Queen Margot by Alexandra Dumas – When I was about seventeen or eighteen I went through brief obsession with this book, the film adaptation, and the characters in general, as a result of “discovering” them while doing a school project. In 1572, French Catholics and Protestant Huguenots had been in a decade long struggle for the country. Charles IX is technically king, but his mother, Catherine de Medici, is the one who pulls the strings. She arranges a marriage between her daughter, Margot, and the Huguenot king of Navarre, Henri de Bourbon. But when Protestants gather in Paris to celebrate the wedding, Catherine has something else planned for them. Meanwhile, poor Margot has been married against her will, and starts a torrid affair with a Protestant solider. Things get bloody.

Top Ten Tuesday: What To Read Next Wishes

For That Artsy Reader Girl’s Top Ten Tuesday:

This week’s topic was:

June 21: Bookish Wishes (List the top 10 books you’d love to own and include a link to your wishlist so that people can grant your wish. Make sure you link your wishlist to your mailing address [here’s how to do it on Amazon] or include the email address associated with your ereader in the list description so people know how to get the book to you.)

But I’m on a book buying ban until I read some of what’s on my shelves (I’m not, however, on a book borrowing ban, so the library is fair game…) and I don’t really feel comfortable with this. So I decided to tweak it a little and make it the 10 books I hope to read next (time, life and work permitting) A lot of these are books I have, I just have to get to…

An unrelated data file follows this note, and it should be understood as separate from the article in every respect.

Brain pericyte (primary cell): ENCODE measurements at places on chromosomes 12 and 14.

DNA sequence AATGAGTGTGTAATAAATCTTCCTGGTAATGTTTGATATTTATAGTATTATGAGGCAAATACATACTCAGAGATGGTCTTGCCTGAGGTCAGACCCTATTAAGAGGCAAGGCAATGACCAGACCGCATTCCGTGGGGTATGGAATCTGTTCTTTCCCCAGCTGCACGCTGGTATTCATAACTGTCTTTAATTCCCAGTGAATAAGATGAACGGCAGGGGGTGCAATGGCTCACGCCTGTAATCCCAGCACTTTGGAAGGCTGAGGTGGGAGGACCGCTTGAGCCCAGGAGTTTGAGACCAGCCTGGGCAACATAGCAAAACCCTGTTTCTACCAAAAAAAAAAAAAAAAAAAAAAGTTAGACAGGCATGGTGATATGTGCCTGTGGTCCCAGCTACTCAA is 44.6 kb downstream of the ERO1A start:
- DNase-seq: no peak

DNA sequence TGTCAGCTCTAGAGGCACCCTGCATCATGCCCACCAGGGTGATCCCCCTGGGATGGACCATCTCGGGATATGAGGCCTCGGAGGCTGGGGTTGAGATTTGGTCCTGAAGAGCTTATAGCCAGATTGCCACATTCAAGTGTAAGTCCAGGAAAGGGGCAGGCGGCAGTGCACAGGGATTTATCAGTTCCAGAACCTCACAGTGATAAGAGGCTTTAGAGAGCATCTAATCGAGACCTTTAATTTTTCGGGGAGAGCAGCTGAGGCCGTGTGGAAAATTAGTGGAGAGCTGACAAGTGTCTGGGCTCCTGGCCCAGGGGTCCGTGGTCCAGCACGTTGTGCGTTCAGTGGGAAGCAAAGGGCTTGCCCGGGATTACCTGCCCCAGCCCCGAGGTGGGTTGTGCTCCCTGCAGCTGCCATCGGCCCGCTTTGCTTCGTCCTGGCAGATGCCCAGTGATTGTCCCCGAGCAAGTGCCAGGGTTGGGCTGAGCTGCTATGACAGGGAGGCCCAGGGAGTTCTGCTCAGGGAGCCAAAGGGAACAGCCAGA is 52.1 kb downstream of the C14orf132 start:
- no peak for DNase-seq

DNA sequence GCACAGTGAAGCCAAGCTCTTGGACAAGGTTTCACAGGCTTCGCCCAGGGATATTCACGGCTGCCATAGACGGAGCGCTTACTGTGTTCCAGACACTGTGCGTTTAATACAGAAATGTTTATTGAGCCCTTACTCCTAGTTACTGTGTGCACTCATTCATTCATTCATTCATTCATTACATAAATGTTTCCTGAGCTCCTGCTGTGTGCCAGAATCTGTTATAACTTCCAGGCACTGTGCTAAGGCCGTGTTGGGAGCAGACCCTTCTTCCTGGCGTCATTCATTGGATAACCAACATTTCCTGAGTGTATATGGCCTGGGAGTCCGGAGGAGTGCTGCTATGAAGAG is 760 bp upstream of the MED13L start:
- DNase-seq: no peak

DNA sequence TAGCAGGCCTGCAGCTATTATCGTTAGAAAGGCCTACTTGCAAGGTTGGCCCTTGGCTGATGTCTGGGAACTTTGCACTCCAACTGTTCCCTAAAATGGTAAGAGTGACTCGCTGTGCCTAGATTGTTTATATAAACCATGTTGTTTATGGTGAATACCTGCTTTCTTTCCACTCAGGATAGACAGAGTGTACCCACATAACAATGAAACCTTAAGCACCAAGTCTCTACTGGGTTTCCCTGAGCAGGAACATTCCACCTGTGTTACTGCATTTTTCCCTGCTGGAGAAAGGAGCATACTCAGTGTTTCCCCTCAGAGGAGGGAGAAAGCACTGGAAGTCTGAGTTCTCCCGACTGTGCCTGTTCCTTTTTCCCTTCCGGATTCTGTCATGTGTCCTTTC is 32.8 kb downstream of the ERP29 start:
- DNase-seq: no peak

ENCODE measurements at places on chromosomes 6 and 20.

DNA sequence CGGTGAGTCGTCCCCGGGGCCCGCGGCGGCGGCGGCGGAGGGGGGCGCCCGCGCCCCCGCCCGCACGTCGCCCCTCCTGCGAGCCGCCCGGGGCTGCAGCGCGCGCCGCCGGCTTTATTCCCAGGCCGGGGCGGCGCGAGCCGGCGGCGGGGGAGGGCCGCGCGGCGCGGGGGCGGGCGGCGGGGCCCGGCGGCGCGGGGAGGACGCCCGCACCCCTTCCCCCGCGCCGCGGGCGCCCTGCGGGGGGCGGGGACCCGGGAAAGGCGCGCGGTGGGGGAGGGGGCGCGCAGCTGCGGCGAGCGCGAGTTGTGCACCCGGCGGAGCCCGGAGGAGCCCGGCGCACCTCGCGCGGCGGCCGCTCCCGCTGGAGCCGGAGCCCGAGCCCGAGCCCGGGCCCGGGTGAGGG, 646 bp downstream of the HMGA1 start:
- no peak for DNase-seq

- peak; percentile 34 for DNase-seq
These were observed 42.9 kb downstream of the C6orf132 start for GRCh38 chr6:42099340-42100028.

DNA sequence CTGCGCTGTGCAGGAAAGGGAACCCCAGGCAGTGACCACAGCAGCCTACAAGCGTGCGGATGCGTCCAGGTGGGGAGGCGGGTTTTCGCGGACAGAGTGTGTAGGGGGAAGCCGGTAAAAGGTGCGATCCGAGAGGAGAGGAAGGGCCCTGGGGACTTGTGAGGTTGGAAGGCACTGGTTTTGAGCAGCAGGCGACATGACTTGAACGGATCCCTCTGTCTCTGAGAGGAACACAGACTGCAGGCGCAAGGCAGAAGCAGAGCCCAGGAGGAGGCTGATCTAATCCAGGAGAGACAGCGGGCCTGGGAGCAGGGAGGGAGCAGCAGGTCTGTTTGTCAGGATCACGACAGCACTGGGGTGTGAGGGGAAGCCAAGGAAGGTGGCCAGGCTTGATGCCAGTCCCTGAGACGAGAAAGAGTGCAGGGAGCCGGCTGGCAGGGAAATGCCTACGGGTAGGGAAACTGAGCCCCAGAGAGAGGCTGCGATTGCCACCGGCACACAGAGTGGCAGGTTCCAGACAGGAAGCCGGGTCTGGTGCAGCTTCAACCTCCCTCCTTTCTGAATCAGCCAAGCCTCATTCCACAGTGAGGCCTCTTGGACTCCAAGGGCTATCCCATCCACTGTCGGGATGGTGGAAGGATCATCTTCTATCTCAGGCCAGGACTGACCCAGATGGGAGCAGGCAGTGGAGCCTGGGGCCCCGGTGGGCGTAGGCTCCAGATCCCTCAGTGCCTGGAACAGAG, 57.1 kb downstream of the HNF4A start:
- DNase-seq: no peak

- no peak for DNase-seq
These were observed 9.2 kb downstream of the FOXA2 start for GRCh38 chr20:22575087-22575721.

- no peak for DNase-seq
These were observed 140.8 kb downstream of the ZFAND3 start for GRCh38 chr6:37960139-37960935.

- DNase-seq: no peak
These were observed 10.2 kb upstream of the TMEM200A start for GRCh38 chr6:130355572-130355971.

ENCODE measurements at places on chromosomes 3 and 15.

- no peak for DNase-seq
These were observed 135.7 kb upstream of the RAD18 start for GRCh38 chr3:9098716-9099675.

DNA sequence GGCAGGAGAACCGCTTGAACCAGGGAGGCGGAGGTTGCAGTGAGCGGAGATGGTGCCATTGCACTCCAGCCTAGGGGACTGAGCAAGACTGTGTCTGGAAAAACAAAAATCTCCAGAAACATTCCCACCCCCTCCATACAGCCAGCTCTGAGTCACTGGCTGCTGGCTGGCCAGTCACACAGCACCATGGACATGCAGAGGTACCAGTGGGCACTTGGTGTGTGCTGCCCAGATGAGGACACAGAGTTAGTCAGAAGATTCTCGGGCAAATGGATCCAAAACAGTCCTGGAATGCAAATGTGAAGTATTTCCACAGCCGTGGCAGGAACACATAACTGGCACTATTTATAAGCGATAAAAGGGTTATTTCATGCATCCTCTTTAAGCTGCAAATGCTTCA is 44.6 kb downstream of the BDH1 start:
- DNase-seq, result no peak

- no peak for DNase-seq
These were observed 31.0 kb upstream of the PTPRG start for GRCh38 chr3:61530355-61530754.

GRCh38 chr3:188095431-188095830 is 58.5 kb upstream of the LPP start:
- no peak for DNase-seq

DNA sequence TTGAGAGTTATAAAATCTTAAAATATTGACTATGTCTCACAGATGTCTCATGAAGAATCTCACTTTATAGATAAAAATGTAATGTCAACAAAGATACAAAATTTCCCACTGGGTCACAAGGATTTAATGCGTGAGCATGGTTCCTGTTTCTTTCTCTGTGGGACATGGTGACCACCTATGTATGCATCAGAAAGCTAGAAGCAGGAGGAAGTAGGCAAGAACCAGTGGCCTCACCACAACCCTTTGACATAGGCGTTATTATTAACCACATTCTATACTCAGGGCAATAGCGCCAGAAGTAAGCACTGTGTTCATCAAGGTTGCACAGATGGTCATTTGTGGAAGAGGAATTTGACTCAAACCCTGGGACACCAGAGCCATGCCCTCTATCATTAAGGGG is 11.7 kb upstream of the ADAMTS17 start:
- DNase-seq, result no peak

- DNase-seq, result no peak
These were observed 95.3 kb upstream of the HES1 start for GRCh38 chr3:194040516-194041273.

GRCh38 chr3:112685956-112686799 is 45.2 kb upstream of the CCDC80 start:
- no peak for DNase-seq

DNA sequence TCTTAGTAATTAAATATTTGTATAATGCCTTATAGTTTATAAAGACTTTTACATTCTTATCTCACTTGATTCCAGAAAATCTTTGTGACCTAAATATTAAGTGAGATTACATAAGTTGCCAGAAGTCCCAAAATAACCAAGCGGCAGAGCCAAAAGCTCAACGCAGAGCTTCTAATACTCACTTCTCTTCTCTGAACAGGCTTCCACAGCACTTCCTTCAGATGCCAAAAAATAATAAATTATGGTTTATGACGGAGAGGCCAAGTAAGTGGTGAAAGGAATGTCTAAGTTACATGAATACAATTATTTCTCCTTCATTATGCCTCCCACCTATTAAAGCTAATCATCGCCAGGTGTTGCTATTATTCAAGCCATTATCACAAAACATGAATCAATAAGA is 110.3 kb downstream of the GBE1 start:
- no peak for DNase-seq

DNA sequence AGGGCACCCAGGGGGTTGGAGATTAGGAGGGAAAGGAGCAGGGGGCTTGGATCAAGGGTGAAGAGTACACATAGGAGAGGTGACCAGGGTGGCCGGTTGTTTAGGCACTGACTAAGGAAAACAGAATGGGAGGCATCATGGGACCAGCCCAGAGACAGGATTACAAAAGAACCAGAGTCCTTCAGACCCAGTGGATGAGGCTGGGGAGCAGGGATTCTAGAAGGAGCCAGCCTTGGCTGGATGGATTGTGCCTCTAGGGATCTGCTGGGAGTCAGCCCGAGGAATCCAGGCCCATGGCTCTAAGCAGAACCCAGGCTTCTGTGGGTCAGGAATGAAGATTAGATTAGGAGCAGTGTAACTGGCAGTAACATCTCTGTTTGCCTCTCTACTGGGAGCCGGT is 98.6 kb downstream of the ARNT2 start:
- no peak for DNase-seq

• Wide Sargasso Sea by Jean Rhys – I read this years ago, but my book club is doing it next month, so I’m going to try to give it a reread at some point soon.
  • Wolf Hall by Hilary Mantel – I’ve had this on my TBR for years. When I was trying to think of things for my Future Classics list I did a bit of googling to get ideas, and I saw a number of lists with this on it, so I think it’s time for me to tackle it.
  • Piranesi by Susanna Clarke – I’ve been meaning to read this for a while now. I’ve heard it’s best when you’re in the mood for something very atmospheric though, which I haven’t bee lately but hope to be soon.
  • A Spell of Rowans by Byrd Nash – I’ve been meaning to read more by indie authors, but as usual, so many books, so little time! I do hope to get to this soon though, because I’ve heard good things.
  • The Harp of Kings by Juliet Marillier– This was a long ago gift from my Aussie book buddy. Actually she got it for me last year, and got the sequel for me this year, but I still haven’t read this one (*hangs head in shame*) I love Marillier but I keep getting sidetracked!
  • The Luminaries by Eleanor Catton – This is one of a few long (700+ pages) books that are taking up shelf space. I used to dive right into hefty tomes, but in my old age I’ve gotten more hesitant. I’ll reach for one and then think: “I’ll get to that later, this other book looks like something I’ll finish in a day or two…”